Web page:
Thanks for the compliments. I was targeting "optical centering" which raises the image a little bit above the centerline, purportedly adding weight to the bottom (so it doesn't get hung upside down!) It can be done graphically, or I have used a handy html program from this guy (he shows the graphical method too). In all honesty, I am beginning to think I might lean toward positioning just a tad lower, some of that may come from whether or not one adjusts the calculated value for the overlap of the frame.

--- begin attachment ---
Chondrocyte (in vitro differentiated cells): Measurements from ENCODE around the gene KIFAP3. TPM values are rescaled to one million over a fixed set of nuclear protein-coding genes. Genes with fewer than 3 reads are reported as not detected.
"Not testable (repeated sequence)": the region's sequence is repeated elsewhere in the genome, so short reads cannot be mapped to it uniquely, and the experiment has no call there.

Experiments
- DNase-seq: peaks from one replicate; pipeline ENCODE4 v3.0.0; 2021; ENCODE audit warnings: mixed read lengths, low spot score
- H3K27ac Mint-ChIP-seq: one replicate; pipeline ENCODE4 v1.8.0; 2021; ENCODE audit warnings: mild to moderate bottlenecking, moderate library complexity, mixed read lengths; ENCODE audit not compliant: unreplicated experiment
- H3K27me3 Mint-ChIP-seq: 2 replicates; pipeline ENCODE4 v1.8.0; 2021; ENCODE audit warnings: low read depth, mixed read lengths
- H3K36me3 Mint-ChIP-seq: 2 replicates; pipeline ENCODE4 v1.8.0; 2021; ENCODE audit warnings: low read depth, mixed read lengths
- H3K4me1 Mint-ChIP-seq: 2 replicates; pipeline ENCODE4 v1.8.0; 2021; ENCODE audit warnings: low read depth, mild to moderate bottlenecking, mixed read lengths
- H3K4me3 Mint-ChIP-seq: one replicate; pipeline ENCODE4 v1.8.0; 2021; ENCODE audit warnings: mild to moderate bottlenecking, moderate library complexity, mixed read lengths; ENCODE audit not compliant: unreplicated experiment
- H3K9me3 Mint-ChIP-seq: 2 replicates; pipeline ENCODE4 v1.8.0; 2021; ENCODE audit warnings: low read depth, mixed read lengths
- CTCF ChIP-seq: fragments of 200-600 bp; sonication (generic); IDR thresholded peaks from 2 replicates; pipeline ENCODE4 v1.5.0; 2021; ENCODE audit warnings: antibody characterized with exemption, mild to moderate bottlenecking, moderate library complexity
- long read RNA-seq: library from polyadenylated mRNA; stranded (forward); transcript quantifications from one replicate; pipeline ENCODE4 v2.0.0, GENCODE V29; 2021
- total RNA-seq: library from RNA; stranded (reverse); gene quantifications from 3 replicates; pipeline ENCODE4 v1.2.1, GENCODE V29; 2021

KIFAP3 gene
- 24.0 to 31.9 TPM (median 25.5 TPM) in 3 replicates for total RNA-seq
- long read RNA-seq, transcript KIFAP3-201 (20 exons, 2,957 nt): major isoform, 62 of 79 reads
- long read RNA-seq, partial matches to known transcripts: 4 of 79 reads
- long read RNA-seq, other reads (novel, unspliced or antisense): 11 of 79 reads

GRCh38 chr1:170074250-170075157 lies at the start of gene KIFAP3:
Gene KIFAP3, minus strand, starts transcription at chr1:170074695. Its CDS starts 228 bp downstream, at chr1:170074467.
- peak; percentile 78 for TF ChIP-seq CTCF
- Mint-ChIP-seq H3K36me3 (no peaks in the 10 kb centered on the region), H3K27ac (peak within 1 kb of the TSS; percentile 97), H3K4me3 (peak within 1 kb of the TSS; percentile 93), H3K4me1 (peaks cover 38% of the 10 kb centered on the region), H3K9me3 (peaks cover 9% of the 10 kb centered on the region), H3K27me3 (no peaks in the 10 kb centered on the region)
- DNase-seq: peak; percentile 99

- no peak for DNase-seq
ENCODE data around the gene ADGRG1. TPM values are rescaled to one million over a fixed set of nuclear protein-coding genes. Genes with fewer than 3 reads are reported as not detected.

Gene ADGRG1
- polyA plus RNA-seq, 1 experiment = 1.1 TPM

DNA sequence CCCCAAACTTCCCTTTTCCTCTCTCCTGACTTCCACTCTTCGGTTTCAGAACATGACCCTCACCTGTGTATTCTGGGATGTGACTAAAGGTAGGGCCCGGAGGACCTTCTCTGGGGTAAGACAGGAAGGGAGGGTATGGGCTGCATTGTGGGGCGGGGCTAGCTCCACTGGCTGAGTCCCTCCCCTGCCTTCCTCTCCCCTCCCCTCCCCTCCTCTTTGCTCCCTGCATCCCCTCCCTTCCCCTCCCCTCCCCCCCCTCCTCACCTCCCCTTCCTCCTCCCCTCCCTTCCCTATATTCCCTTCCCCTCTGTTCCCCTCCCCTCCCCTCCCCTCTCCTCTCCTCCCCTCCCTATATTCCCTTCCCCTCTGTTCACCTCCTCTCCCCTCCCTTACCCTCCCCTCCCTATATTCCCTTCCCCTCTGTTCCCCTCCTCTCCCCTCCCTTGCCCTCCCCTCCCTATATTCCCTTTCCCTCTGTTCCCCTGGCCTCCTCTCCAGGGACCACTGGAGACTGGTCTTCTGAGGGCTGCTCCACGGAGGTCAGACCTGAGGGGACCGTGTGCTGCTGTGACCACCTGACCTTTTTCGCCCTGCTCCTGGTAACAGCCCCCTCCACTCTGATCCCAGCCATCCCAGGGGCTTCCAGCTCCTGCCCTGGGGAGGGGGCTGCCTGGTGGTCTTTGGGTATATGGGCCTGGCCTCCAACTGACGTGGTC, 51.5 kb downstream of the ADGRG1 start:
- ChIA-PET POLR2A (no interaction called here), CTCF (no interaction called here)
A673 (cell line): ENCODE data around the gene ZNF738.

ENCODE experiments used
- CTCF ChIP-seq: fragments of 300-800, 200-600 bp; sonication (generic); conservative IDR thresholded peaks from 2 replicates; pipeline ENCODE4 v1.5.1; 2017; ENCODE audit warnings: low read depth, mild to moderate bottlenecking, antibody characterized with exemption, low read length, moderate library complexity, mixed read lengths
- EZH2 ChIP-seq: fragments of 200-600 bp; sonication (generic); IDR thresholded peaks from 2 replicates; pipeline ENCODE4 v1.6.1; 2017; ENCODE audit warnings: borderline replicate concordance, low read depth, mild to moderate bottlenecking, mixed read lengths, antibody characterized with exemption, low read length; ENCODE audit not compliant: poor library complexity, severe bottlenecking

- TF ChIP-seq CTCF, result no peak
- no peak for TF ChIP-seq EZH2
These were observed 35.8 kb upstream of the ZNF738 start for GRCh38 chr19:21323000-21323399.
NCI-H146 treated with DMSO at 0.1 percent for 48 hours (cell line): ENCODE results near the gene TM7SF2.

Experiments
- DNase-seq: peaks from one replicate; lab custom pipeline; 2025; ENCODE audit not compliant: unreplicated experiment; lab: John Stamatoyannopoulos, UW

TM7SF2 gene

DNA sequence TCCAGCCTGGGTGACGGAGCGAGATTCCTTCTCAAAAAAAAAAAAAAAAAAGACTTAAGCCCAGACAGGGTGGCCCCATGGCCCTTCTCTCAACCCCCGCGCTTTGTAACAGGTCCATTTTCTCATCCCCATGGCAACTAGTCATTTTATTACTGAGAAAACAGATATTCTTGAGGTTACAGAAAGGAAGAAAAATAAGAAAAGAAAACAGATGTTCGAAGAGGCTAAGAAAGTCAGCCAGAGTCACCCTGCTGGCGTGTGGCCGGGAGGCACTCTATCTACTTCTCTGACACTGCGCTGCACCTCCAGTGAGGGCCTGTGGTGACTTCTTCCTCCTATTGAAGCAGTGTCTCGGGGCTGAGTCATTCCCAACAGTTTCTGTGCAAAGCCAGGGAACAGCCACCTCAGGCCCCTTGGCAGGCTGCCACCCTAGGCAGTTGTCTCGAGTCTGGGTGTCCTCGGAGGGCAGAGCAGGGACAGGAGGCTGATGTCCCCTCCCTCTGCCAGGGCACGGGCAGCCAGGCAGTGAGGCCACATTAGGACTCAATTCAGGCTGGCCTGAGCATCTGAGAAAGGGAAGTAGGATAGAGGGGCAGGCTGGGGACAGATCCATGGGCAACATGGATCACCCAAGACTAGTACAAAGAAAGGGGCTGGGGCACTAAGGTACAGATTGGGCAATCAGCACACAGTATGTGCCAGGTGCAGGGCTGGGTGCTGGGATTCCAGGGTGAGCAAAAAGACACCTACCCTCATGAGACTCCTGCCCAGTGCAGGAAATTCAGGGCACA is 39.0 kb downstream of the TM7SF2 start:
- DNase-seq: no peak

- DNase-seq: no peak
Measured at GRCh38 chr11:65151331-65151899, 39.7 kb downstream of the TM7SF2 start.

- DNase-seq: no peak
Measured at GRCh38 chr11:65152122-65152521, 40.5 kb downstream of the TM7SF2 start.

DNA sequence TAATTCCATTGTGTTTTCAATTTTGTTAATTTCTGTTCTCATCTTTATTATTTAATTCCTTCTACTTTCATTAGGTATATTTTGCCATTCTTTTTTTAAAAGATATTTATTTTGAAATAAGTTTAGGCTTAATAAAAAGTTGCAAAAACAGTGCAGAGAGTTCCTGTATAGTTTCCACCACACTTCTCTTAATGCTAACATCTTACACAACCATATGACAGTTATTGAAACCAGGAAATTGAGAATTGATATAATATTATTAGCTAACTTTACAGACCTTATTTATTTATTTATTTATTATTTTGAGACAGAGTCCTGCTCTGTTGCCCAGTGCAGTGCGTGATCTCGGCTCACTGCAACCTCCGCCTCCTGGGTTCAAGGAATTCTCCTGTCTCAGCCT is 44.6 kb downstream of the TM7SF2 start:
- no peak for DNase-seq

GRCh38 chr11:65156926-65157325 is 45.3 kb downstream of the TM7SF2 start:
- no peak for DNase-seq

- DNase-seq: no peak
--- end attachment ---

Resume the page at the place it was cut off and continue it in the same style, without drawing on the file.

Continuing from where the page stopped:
I should add, I have seen images that were almost panoramic horizontals mounted in a rectangular frame held vertical and with the bottom of the image almost on the centerline. There seems to be some occasional benefit in breaking conventional rules to achieve an effect. Somewhere years ago I heard of a competition that specified all work was to be in 16x20 frames too!

I occasionally frame square, but since I don't sell much work, I've lately made 16x20 a sort of standard that works for most of my photos and on the rare occasion, a quarter-sheet watercolor so I can recycle frames.

Edit: Oops! Looks like I got antsy and jumped in without reading to the end, sorry for the redundant info.